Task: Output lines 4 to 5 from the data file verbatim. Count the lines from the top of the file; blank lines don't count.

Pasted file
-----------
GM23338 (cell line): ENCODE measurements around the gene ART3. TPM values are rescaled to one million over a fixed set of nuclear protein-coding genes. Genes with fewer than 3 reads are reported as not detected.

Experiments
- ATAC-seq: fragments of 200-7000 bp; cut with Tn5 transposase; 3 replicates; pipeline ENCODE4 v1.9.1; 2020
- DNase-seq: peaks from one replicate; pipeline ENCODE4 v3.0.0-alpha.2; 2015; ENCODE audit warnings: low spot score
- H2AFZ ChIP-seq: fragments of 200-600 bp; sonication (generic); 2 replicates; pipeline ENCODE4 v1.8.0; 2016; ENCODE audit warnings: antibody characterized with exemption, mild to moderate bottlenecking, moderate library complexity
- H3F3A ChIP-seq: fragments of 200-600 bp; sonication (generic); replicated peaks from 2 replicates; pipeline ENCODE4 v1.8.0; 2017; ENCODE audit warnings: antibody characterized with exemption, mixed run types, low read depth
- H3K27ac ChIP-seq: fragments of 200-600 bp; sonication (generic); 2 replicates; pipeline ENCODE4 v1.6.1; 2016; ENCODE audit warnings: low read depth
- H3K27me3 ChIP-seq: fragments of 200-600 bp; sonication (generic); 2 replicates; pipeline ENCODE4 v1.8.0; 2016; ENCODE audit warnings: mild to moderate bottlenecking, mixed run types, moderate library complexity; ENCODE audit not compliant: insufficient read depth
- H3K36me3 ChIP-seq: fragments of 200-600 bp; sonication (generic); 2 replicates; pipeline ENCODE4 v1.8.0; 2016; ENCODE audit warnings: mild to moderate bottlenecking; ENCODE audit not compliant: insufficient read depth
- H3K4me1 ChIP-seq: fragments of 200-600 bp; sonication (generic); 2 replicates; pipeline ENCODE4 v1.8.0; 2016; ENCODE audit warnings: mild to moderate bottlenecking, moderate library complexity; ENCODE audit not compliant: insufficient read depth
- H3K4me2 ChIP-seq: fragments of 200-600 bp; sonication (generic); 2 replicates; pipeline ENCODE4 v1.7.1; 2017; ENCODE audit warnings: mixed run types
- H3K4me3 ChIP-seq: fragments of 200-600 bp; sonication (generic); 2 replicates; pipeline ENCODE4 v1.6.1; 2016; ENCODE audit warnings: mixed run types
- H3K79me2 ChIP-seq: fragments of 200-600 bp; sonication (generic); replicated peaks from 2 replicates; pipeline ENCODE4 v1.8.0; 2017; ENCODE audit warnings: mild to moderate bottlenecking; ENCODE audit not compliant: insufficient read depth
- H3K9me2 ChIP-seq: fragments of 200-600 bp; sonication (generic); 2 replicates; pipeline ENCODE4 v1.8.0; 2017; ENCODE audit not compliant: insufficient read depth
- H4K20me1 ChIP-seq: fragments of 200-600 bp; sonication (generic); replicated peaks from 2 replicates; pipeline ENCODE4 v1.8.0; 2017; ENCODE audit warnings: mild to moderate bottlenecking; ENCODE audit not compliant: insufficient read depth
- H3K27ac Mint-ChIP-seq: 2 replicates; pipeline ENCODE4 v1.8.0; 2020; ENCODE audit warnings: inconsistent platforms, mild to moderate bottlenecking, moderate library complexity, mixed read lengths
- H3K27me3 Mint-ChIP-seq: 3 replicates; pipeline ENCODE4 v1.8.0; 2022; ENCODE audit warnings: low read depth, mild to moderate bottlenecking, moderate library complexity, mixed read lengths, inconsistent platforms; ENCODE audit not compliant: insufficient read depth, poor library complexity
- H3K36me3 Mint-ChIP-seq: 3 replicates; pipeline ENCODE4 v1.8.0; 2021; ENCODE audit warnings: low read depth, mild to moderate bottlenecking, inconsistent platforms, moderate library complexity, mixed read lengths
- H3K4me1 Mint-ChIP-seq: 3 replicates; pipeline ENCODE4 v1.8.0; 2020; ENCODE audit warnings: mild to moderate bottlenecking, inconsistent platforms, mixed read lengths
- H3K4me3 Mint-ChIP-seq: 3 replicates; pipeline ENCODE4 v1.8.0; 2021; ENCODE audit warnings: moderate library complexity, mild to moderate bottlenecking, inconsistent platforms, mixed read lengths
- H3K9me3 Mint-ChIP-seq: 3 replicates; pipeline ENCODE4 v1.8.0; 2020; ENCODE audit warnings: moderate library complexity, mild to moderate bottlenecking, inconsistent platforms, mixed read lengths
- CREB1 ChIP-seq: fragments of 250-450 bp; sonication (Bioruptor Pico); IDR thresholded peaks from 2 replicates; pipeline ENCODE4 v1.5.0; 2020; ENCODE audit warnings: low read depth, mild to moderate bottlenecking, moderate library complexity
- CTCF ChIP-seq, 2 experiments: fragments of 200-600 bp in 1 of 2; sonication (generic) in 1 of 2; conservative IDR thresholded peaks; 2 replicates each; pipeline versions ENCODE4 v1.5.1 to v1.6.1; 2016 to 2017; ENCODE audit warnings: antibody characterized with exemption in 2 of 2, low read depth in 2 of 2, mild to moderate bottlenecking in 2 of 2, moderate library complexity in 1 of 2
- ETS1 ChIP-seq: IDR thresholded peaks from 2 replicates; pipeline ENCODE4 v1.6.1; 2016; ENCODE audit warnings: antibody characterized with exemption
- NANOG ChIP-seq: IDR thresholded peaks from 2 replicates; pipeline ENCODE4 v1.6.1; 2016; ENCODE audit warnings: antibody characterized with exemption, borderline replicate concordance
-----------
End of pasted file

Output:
- DNase-seq: peaks from one replicate; pipeline ENCODE4 v3.0.0-alpha.2; 2015; ENCODE audit warnings: low spot score
- H2AFZ ChIP-seq: fragments of 200-600 bp; sonication (generic); 2 replicates; pipeline ENCODE4 v1.8.0; 2016; ENCODE audit warnings: antibody characterized with exemption, mild to moderate bottlenecking, moderate library complexity